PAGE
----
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Monday, February 18, 2013

CFP for CASCA 2013: "Oiling the Record: Contestations in global regimes of energy and sustainable futures."

CFP for CASCA 2013: "Oiling the Record: Contestations in global regimes of
energy and sustainable futures."

Perhaps no other domain of social, economic and political processes is
currently more hotly debated than that of energy. The science and advocacy
of climate change has put increasing pressure on governments and
businesses to rethink and retool our access to abundant energy - a
resource which our current societies as well as anticipated future ones
crucially depend upon. Arguably, there has been a shift of direction in
governmental policy and corporate public relations towards the 'greening'
of energy. In reality, the world has inherited path-dependent
infrastructures, bestowed on us by policy decisions taken in the past.
These established channels of energy production, distribution and
consumption are reliant on oil, gas, coal and nuclear energy, and seem to
be impervious to change at the required pace. The German Energiewende or
'energy turn', for example, aims for 80% of national power supply from
renewable energies by 2050, but the powerful lobby of Germany's energy
corporations is resisting change (Kemfert 2013). In the United States, a
shale oil boom boosted by new technologies of extraction has resulted in
the highest rate of oil production in 20 years. Yet, accustomed
energy-related claims and practices have come under fire. In the oil-sands
of Alberta, the official government and corporate records of
sustainability, environmental harm and other impacts have been massively
challenged by First Nations, ecologists and others. The Keystone pipeline
project is again facing fierce criticism in the United States. The
Fukushima disaster in Japan has irrevocably altered the official record of
nuclear energy's safety. As the economy of energy has become a globally
contested arena, what are the opposing logics within the current regimes
of energy? What can inquiry into the business, governance and study of
energy tell us about the paradoxical nature of change and permanence
within this crucial domain? Who are the various heterogeneous actors
within business, government, academia and the wider public? What are their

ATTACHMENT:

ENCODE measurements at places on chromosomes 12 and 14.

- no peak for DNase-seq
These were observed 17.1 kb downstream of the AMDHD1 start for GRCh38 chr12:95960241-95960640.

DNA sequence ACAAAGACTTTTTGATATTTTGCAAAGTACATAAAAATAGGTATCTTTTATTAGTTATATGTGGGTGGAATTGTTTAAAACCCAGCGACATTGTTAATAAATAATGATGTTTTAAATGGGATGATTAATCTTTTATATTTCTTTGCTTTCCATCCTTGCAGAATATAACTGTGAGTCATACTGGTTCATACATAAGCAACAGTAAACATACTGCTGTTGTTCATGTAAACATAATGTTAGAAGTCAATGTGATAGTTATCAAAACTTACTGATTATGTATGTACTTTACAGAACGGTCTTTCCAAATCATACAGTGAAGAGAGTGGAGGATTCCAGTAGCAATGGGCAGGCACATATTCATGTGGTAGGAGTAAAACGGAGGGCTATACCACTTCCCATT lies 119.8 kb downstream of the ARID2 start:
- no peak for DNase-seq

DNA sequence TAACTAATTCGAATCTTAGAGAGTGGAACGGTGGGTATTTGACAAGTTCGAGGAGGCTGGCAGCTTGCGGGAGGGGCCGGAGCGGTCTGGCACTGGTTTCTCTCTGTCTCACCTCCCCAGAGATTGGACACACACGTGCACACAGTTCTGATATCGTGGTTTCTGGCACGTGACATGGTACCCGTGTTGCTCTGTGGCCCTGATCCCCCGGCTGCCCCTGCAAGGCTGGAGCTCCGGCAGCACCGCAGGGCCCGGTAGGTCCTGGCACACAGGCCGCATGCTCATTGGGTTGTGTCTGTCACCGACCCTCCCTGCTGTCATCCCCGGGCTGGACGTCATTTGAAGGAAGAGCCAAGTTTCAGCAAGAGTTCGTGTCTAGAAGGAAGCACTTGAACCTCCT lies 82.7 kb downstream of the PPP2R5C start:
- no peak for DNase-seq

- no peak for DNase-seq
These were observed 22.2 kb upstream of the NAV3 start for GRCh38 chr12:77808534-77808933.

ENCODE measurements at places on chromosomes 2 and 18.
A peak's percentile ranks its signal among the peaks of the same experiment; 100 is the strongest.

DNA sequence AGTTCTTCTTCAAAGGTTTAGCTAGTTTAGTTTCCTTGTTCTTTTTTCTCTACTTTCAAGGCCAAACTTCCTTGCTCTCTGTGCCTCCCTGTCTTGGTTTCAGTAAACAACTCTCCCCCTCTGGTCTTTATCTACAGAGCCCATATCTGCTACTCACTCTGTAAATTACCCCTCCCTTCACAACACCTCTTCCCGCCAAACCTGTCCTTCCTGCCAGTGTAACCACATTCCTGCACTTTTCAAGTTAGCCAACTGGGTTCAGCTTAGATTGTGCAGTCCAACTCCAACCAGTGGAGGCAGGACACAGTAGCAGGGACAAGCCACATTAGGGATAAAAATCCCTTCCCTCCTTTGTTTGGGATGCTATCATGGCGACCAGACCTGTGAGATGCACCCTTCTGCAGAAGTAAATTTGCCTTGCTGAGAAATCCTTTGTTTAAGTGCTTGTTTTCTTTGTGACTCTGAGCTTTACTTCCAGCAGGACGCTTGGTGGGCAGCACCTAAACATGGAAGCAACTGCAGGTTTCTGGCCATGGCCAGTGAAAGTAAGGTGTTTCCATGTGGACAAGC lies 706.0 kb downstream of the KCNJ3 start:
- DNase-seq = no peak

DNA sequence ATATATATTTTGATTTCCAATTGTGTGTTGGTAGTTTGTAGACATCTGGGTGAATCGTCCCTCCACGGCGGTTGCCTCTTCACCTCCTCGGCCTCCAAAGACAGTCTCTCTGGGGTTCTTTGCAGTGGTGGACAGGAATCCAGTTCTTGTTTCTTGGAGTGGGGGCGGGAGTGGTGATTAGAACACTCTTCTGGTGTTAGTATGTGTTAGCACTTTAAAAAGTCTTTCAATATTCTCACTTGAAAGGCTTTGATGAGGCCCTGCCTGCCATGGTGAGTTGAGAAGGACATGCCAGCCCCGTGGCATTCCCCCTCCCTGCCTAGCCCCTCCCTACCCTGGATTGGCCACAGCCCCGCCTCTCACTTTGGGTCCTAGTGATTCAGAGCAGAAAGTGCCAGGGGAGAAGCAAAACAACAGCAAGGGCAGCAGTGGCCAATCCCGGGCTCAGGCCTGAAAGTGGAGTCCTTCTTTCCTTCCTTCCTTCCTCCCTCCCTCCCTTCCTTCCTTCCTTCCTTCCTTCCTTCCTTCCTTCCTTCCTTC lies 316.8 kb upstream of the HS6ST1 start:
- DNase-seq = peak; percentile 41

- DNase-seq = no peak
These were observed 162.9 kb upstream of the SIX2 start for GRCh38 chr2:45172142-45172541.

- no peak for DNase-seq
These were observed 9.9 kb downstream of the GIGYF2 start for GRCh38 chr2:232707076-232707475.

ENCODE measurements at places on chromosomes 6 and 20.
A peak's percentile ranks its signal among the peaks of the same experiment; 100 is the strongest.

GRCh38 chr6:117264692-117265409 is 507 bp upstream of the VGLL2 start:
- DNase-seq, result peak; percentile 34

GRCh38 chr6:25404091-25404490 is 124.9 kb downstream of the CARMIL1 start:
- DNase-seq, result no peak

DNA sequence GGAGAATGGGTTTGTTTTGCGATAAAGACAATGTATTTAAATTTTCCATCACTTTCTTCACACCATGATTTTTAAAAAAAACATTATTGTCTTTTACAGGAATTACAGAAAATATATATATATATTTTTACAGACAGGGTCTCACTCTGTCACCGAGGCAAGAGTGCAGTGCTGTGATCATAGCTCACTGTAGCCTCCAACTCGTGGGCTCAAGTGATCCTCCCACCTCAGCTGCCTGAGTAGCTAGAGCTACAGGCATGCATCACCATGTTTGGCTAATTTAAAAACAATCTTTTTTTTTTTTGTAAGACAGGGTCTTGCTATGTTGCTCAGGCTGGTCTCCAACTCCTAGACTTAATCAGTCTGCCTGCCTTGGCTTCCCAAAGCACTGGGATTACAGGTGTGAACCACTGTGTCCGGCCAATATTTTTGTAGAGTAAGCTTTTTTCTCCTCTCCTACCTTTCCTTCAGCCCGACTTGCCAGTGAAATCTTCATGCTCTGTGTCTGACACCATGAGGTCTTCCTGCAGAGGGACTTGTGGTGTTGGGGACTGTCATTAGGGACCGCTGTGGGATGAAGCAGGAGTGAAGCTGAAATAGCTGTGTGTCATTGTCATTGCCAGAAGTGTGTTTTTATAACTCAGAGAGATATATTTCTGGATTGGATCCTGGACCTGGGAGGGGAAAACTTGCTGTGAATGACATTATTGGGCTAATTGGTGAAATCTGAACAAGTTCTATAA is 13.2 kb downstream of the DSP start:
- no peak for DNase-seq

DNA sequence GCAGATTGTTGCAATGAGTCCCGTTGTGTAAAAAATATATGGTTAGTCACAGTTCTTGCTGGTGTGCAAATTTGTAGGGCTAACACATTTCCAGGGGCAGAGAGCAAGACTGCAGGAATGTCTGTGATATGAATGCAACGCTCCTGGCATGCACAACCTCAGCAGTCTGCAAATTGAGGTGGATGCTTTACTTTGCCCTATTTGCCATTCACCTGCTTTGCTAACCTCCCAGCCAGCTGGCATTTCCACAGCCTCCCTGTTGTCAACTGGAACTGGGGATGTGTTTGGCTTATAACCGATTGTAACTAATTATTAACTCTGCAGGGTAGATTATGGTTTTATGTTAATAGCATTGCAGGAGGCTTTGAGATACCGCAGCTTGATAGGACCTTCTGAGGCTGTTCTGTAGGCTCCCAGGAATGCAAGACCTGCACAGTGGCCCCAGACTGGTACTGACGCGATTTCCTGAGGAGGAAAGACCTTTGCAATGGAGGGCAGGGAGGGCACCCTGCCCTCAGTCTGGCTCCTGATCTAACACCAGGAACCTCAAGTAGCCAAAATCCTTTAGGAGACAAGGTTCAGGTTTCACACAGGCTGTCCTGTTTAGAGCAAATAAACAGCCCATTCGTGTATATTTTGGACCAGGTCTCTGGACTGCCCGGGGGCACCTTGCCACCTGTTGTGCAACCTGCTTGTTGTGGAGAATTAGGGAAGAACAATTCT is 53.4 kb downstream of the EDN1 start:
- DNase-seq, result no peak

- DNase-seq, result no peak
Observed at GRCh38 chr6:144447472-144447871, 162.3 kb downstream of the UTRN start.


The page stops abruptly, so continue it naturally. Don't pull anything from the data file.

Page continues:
preferences and strategic actions towards certain modes of energy
production, distribution and consumption?

This panel explores official and unofficial records of oil and gas
development in Canada, Saudi Arabia and beyond. Energy futures, corporate
practices, energy production and consumption, social contestations, land
use and sustainability are themes explored by the panel. We are seeking
papers from around the world, which engage with particular instances of
how existing regimes of energy are challenged and maintained. How do
ecologists, climate scientists, innovative technologies, government
agencies, energy corporations and various other kinds of social actors
affect the knowledge and practice of energy production, distribution
and/or consumption? What are the competing roles of control of critical
resources, value appropriation and sustainable futures? How do national
interests interact with those of transnational communities and
multinational corporations in this field of tension? What kinds of
temporalities and metaphors are invoked in the course of contesting
constraints and defending them?

Possible topic for papers could include:

- Corporate and governmental strategy and action

- Challenges to these strategies and actions

- Changes to economies of energy

- Impact of innovative technologies on existing energy regimes

- Social outcomes of changes in energy production, distribution
and/or consumption

- The effects of extraction industries and energy production on
land and land use

- Temporalities and metaphors in contesting/defending regimes and
economies of energy

- Any other related topic

Please submit abstracts of no more than 250 words, along with your contact
information (name, institutional affiliation, department, and email
address) to Timm Lau (King Fahd University of Petroleum and Minerals) at<> or Caura Wood (York
University) at<>, by 25
February 2013.

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